Davydenko, Clijstersbag Titles

Proud winners... Nikolay Davydenko.-PICS: AP

Rafael Nadal, who not so long ago was dominating the men’s tour, is still without a title for more than eight months after an astonishing defeat in the final of the Qatar Open in Doha on January 9. Nadal failed to convert two second set match points in a 0-6, 7-6 (10/8), 6-4 loss to Nikolay Davydenko, which will once again raise the question whether he has the confidence to fight his way back to the pinnacle.

Nadal also let slip a 3-1 final set lead, and retreated into more defensive and containing patterns which contributed significantly to the courageous Davydenko revival.

“Maybe I needed to be a bit more calm,” Nadal said about the second match point which got away. “But probably that’s because I have not won a tournament for so many months. In this tournament I came back to play my best tennis for a long time,” claimed Nadal, making the best of his disappointment. “Anyway I lost today. He played unbelievable tennis. He was just better.”

For three-quarters of an hour this had looked impossible. During that phase the Russian began uncertainly, Nadal imposed a flatter-hitting, earlier-taken, more enterprising attack which he had been employing during the tournament, and had romped through seven games without reply.

When Davydenko began to play more as he had against Roger Federer in the semifinals, taking the initiative wherever possible, hitting stridently and if necessary finishing the rally in the forecourt, Nadal fought back aggressively from 3-5 down, and looked odds on to close the match out in the tie-break.

On one of his match points, at 6-5, Davydenko played just too well, but on the second, at 8-7, Nadal earned himself a relatively pressure-free hit on the forehand from inside the baseline and unaccountably put it into the net.

Once he had also let slip an early break of serve in the final set, Nadal’s lack of confidence, born from injury, a long sequence without a title, and doubts about his future, began to reveal itself. He retreated more often into what he knew best — the style in which he contains his opponent’s attacks from several feet behind the baseline, relying on mobility, tenacity, and winners hit with various speeds from counter-hitting positions.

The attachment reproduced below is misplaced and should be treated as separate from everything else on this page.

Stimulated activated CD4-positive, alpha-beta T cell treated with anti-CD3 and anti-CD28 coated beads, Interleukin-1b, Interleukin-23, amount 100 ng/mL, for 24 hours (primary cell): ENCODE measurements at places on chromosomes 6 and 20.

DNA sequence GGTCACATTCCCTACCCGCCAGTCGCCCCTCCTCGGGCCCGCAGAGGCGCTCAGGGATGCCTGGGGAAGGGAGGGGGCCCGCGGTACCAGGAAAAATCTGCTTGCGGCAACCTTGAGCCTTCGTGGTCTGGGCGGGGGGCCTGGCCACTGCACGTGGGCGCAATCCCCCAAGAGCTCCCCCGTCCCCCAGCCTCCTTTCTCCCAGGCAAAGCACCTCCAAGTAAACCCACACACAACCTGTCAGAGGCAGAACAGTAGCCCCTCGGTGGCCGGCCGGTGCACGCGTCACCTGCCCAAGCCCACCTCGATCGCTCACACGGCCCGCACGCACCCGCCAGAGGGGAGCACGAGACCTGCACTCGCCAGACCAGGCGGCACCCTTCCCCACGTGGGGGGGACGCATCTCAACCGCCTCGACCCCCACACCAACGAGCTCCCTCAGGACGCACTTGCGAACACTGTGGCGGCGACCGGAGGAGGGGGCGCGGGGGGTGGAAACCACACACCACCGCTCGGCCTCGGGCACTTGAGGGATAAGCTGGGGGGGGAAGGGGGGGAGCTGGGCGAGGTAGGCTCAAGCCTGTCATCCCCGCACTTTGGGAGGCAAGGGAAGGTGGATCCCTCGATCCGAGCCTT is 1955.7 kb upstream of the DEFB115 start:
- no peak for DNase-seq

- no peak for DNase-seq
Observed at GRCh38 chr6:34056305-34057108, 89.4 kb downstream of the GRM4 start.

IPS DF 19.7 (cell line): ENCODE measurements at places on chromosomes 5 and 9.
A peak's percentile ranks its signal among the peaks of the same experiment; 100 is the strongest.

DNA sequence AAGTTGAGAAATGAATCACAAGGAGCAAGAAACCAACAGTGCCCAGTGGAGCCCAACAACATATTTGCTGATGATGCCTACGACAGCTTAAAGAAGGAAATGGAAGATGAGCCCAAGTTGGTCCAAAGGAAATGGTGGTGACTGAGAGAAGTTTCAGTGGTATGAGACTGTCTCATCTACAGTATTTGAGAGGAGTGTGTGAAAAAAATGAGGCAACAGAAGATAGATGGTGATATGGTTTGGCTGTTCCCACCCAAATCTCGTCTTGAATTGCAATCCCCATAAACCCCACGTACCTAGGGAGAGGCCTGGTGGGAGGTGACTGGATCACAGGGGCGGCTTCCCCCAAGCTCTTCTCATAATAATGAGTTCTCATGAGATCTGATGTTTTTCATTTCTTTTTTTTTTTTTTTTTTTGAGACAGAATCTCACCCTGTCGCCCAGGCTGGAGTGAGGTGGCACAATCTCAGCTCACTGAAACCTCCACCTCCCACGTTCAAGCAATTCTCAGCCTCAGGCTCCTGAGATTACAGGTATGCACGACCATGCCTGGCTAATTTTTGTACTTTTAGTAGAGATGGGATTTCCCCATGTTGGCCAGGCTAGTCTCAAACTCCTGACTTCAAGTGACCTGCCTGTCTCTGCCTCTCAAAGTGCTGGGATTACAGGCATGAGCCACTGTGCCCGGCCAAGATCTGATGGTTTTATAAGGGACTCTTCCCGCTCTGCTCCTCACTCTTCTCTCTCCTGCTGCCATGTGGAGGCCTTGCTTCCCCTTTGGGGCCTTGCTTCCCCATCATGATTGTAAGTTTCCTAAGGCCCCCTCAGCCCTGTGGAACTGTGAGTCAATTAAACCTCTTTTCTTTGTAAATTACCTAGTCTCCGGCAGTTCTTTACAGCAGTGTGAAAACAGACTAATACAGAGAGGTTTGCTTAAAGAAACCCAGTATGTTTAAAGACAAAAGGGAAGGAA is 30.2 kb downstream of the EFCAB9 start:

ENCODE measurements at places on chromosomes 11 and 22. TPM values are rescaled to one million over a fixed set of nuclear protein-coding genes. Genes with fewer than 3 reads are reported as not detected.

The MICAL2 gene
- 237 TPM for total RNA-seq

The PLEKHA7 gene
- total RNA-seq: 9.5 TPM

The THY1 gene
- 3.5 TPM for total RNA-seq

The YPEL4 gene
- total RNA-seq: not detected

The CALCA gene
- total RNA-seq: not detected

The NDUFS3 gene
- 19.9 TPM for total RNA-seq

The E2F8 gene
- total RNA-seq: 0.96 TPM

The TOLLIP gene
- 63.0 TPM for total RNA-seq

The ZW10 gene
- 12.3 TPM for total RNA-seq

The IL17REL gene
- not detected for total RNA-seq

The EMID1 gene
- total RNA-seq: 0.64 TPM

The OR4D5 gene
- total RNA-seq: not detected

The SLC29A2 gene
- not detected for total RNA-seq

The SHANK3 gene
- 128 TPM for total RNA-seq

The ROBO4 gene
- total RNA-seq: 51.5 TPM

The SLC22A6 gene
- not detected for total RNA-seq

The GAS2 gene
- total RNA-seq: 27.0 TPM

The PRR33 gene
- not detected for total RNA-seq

Kim Clijsters.-

But on hard courts that can be a risky ploy against so fine a striker of the ball as Davydenko, who had the ability to fashion quick winners from either wing and to apply a finishing volley confidently when required. He had after all won the last four of their previous meetings on this surface.

By the second-half of the final set Davydenko was more often dominating the rallies and after two hours and 43 minutes of battling it no longer seemed a surprise when his turn-around was complete. “I was just fighting. I never thought about winning. I didn’t think I could win,” claimed Davydenko, though this seemed more like his professional psychology for taking each point as it came along. “For every point I was fighting. And at the end it was just amazing.”

It made the man who has become known as ‘Mr. Invisible’ for having so low a public profile only the second player to beat both Federer and Nadal in the same tournament twice — the other is David Nalbandian of Argentina. It also raised the question, now that he has his 20th title, including the ATP World Tour Masters in London at the end of the 2009 season, whether he can also take away Nadal’s Australian Open title.

“For three sets it’s really interesting,” Davydenko answered, predictably trying to downplay his chances. “There it will be five sets. It’s different conditions — here it’s 18 degrees, cold and there it can be 30 degrees. It ought to be the same but when you get there it always feels different. But I have confidence, so we will see.”

In Brisbane one classic match was all it took for Kim Clijsters and Justine Henin to serve notice that the Belgians are back and looking to dominate women’s tennis.

Clijsters beat her great rival 6-3, 4-6, 7-6 (8/6) in the final of the Brisbane International tournament, in a match that both players later described as by far the greatest of their 23 encounters.

All the more remarkable was that Clijsters was playing only her fifth tournament since making a comeback to the sport, and Henin was playing her first after deciding to end her 20-month retirement.

Clijsters said it would not be long before both Belgians would be back among the sport’s elite. “I think with the level that we both played today, I think we are both capable of getting back into the top 10 and I think it won’t take long for Justine to have a crack at that,” Clijsters said following her win. “The level was so high. It’s fun to play in a big match when you are both playing good tennis and that’s what it’s all about.”

The 26-year-old Clijsters said that in the past she had often been overwhelmed by the occasion when playing Henin, and her tennis had suffered as a result. “That’s something that really bothered me in the previous meetings against her — that I wasn’t always able to play my best tennis — and that’s something today that I feel I definitely improved, and that to me is the most positive thing to come out of this match,” she said. “I hope there will be many more and I think we set the bar very high for the rest of the year.”